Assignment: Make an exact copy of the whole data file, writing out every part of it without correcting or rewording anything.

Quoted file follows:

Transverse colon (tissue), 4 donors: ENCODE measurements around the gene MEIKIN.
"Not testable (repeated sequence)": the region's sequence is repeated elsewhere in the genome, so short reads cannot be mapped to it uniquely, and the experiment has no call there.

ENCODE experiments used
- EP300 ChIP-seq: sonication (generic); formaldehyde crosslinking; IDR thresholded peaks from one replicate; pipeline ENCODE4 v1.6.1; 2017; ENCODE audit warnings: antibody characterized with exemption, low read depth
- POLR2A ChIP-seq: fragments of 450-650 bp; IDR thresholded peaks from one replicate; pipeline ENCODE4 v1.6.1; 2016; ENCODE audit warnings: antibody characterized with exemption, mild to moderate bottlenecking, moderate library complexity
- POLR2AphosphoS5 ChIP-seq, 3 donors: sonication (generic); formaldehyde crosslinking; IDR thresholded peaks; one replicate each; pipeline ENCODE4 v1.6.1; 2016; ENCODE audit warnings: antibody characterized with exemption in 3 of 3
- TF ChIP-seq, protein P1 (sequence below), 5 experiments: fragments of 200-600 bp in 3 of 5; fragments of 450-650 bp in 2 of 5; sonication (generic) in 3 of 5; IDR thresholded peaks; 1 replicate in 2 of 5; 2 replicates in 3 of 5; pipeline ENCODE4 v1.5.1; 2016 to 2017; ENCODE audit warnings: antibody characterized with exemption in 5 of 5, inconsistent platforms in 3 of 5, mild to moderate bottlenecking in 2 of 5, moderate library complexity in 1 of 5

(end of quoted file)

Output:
Transverse colon (tissue), 4 donors: ENCODE measurements around the gene MEIKIN.
"Not testable (repeated sequence)": the region's sequence is repeated elsewhere in the genome, so short reads cannot be mapped to it uniquely, and the experiment has no call there.

ENCODE experiments used
- EP300 ChIP-seq: sonication (generic); formaldehyde crosslinking; IDR thresholded peaks from one replicate; pipeline ENCODE4 v1.6.1; 2017; ENCODE audit warnings: antibody characterized with exemption, low read depth
- POLR2A ChIP-seq: fragments of 450-650 bp; IDR thresholded peaks from one replicate; pipeline ENCODE4 v1.6.1; 2016; ENCODE audit warnings: antibody characterized with exemption, mild to moderate bottlenecking, moderate library complexity
- POLR2AphosphoS5 ChIP-seq, 3 donors: sonication (generic); formaldehyde crosslinking; IDR thresholded peaks; one replicate each; pipeline ENCODE4 v1.6.1; 2016; ENCODE audit warnings: antibody characterized with exemption in 3 of 3
- TF ChIP-seq, protein P1 (sequence below), 5 experiments: fragments of 200-600 bp in 3 of 5; fragments of 450-650 bp in 2 of 5; sonication (generic) in 3 of 5; IDR thresholded peaks; 1 replicate in 2 of 5; 2 replicates in 3 of 5; pipeline ENCODE4 v1.5.1; 2016 to 2017; ENCODE audit warnings: antibody characterized with exemption in 5 of 5, inconsistent platforms in 3 of 5, mild to moderate bottlenecking in 2 of 5, moderate library complexity in 1 of 5